Venezuela's president on Sunday called for crisis talks in an attempt to defuse weeks of often deadly anti-government protests that have brought the biggest challenge yet to his regime.
At least 10 people have been killed and scores wounded in daily anti-government demos that began on February 4.
The leftist government of President Nicolas Maduro is still reeling from a massive protest march in Caracas Saturday called for by opposition leader Henrique Capriles.
Hundreds of thousands met to vent their anger against the government, upset over the soaring crime rate, high inflation, a shortage of food and commodities, and alleged official involvement in thuggish pro-government armed gangs.
At least 25 people were injured in late Saturday clashes with security forces that were some of the most serious to date.
Outside the presidential palace on Sunday, Maduro called for "a national peace conference" to be held Wednesday "with all social, political, union and religious groups."
Maduro also said he would ask the National Assembly to form a Truth Commission to look into the protests, which he claims are an attempt to "justify foreign intervention in Venezuela," in an interview on the Telesur TV network.
- Pro- and anti-government marches -
Maduro, a former bus driver and union activist, is grappling with his biggest crisis since he was narrowly elected president in April 2013. He became leader of Venezuela's "Bolivarian Revolution" following the death early last year of leftist icon Hugo Chavez.
The 'Chavista' administration can still count on core support among the country's working class, and Maduro held counter rallies both Saturday and Sunday in the capital.
On Sunday, groups of elderly people marched to show their support for the socialist regime, in power since 1999.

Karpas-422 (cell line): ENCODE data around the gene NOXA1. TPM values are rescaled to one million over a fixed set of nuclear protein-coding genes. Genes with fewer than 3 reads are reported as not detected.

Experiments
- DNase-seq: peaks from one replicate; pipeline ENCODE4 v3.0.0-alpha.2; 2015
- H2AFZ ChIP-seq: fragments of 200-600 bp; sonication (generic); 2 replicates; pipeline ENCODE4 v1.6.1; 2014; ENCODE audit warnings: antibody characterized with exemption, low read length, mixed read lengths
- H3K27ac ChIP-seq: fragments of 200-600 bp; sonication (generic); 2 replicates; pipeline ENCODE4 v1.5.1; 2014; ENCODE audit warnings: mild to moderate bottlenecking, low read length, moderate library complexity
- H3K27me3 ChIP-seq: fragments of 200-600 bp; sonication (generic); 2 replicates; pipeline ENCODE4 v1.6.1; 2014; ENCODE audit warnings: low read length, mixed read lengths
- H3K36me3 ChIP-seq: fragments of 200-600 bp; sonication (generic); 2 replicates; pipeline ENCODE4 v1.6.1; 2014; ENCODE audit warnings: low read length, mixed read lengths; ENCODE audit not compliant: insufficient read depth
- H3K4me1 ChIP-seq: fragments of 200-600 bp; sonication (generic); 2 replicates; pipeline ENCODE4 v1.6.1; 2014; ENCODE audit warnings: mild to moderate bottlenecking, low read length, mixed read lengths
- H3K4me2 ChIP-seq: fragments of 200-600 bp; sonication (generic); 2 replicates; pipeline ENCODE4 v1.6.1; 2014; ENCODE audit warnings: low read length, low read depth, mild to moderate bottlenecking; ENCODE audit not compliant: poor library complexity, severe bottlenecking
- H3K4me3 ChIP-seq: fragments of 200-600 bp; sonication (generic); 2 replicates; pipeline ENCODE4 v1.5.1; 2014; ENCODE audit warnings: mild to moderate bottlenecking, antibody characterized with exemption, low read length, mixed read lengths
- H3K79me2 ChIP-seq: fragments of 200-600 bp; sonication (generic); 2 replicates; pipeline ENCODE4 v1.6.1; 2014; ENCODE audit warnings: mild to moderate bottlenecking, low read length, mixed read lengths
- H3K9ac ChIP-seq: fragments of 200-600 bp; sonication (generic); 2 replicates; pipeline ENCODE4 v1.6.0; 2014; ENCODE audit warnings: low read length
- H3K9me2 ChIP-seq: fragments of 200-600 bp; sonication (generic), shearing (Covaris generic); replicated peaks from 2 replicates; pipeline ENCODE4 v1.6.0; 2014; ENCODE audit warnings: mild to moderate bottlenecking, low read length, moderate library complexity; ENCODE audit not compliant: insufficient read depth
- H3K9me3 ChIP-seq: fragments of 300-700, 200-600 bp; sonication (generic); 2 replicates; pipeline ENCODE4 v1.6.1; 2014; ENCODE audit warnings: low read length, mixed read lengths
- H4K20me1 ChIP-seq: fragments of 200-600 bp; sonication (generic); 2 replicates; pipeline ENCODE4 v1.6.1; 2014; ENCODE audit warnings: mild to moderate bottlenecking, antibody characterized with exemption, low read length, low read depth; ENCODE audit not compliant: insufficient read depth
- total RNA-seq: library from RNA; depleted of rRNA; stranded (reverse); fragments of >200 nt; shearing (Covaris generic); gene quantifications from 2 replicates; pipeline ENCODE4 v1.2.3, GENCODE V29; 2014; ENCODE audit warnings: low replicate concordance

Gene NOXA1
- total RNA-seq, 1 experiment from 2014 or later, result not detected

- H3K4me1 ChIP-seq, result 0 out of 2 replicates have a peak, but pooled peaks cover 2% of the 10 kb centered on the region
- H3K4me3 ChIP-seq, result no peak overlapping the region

Pro-government demonstrators dressed in red, waved Venezuelan flags and pro-Maduro banners, and protested what they called "fascist violence" by student opposition.
"That's enough youth violence. This is a country of peace. We want a future of peace," Cristina Marcos, 60, told reporters during a rally that began in the morning and headed to the Miraflores Palace, where the president spoke.
The daily anti-government protests, which began in the western city of San Cristobal led by students angry over the soaring crime rate, have increasingly been accompanied by violence.
In Caracas there have been incidents of men on pick-up trucks, escorted by motorbikes, intimidating protesters.
Maduro who denies any links to armed pro-government groups, insists the protests are part of a coup d'etat plot instigated by Washington and conservative ex-Colombian president Alvaro Uribe.
Dozens of people, including Leopoldo Lopez -- an opposition leader openly calling for Maduro's ouster -- have been arrested or wounded.
Of 25 people hurt in the late Saturday unrest, 14 were wounded from birdshot before protesters were dispersed using gas and birdshot, the mayor of Caracas's posh Chacao municipality said.
- Slim chances of successful talks -
The talks are an attempt to blunt the government's negative portrayal as it attempts to ride out the protests, said political analyst John Magdaleno.
"The government has seen how high the public opinion price is at home and abroad for his security forces' actions," Magdaleno told AFP. "With these crisis talks, he (Maduro) is looking for some kind of appeasement."
Participation by longtime opposition leader Capriles in the talks could put the former presidential candidate in a position to benefit -- if the talks pan out.
Capriles "could be the sort of middle ground, after Leopoldo Lopez pushed for an end to Maduro's government," Magdaleno opined.
Maduro might see Capriles, who is governor of Miranda state, at a gathering of governors in Caracas on Monday.
Magdaleno however was skeptical that the talks would succeed or that the street protests will lead to Maduro's resignation.
On Sunday Maduro ordered the arrest of retired general Angel Vivas, saying he has trained radicals in the protests to battle police.
Vivas, a harsh critic of Maduro and what he calls "Cuban infiltration" of Venezuela's armed forces, said on Twitter he was resisting arrest, and climbed onto his rooftop with a weapon when police arrived to detain him. They left empty handed.